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Foot use and hand preference during feeding in captive black-and-white snub-nosed monkeys (Rhinopithecus bieti)

Authors

  • Jing PAN,

    1. Institute of Eastern-Himalaya Biodiversity Research, Dali University, Dali, Yunnan, China
    2. Department of Psychology, University of Georgia, Athens, Georgia, USA
    3. School of Life Sciences, University of Science and Technology of China, Hefei, Anhui, China
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  • Wen XIAO,

    Corresponding author
    1. Institute of Eastern-Himalaya Biodiversity Research, Dali University, Dali, Yunnan, China
    2. Kunming Institute of Zoology, Chinese Academy of Sciences, Kunming, Yunnan, China
    • Correspondence: Wen Xiao, Institute of Eastern-Himalaya Biodiversity Research, Dali University, 2 Hongsheng Lu, Dali, Yunnan 671000, China. Email: xiaowen.dali@gmail.com

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  • Matthew H. TALBERT,

    1. College of Engineering, University of Georgia, Athens, Georgia, USA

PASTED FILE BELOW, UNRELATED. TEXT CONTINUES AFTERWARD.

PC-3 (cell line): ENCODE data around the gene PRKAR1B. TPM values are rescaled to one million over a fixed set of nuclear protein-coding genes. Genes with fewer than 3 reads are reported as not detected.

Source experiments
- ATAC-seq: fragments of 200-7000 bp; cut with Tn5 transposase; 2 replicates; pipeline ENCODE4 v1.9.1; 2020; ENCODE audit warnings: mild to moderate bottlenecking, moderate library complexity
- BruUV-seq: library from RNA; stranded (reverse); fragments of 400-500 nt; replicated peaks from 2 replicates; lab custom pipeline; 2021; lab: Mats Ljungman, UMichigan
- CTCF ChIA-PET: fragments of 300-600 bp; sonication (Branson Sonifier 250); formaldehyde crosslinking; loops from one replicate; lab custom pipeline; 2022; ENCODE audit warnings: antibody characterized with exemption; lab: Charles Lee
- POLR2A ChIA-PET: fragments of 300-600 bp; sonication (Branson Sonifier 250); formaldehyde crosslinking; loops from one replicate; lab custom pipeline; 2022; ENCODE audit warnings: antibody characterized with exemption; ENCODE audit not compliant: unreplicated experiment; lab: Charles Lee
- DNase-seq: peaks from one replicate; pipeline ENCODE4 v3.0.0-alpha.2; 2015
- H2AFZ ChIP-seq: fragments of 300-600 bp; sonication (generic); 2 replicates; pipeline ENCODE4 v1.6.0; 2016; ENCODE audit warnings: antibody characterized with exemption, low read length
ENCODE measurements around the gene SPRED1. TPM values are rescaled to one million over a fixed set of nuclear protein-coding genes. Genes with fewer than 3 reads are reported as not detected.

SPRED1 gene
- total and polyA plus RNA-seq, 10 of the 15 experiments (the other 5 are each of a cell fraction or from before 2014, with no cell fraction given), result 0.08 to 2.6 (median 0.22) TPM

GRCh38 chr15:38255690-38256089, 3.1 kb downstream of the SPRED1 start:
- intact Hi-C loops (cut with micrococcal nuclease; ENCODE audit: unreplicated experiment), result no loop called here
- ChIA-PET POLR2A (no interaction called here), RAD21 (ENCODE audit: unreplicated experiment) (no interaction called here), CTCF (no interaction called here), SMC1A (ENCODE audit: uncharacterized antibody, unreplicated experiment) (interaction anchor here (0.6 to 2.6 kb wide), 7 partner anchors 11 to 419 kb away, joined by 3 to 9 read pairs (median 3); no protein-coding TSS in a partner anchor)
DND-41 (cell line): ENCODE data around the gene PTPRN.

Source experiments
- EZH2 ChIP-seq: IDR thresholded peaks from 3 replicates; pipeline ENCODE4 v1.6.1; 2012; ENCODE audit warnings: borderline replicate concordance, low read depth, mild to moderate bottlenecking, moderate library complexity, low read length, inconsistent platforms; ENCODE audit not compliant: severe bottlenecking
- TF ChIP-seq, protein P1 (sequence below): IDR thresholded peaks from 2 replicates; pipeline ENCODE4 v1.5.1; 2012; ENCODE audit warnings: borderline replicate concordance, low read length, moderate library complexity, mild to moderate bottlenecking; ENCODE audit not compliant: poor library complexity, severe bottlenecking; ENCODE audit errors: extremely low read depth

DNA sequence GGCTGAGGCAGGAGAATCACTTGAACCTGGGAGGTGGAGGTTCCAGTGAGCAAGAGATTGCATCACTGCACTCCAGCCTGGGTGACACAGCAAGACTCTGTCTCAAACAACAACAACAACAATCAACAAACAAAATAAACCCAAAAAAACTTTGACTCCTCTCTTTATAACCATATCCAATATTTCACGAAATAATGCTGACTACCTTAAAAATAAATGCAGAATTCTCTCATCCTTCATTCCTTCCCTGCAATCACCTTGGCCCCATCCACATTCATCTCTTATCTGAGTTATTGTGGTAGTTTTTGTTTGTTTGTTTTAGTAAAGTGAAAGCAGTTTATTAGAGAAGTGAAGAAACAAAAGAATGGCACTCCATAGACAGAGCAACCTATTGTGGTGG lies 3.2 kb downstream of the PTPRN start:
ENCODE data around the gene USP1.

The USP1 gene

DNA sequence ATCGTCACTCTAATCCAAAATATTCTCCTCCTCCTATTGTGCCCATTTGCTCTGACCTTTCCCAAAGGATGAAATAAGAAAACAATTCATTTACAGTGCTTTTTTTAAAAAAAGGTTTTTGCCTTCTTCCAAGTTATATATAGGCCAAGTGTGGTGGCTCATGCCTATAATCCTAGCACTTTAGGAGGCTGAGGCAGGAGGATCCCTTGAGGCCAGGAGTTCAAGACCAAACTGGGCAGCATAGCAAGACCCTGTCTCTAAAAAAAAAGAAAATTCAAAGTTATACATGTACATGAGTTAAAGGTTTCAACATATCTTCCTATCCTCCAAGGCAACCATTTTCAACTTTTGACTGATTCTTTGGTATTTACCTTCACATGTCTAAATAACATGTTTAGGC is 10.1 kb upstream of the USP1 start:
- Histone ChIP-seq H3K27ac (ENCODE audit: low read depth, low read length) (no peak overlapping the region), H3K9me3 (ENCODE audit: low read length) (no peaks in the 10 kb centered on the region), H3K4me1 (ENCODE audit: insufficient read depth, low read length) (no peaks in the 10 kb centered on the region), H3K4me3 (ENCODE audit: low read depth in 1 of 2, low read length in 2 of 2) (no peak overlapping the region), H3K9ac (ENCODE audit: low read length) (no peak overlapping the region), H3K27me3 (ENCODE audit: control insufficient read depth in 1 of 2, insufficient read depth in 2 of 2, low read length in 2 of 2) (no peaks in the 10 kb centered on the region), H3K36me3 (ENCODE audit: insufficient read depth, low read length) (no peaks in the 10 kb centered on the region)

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  • Matthew B. SCOTT

    1. Institute of Eastern-Himalaya Biodiversity Research, Dali University, Dali, Yunnan, China
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Abstract

Postural origin theory predicts that body postures are related to hand preference in nonhuman primates due to hemispheric specialization. Foot preference, especially in manipulating objects, is also a good predictor of hemispheric specialization in humans. We studied limb (hand and foot) preferences in 11 captive adult black-and-white snub-nosed monkeys (Rhinopithecus bieti) to see how limb preference is influenced by postures and foot manipulation. Hand preference was significantly different for this group between quadrupedal standing and clinging postures, and sitting and clinging postures, but not between bipedal standing and clinging postures. Individuals were significantly more likely to use the right hand in the clinging posture than in quadrupedal standing or sitting postures. In the sitting posture, individuals maintained their respective hand preference even when the food was on the other side of the body. There was a gender difference in the sitting posture, where females preferred their right hand but males preferred their left. Individuals who did not routinely use their feet to manipulate objects, compared to those who did, shifted to greater right hand use from the clinging posture to the bipedal posture. One male individual and his offspring were more likely to use their feet to manipulate objects than the rest of the monkeys. In the present study, we reveal the first evidence of a postural effect on hand preference in R. bieti as well as a foot preference in this species. Our results mostly agree with the postural origin theory and hemispheric specialization.

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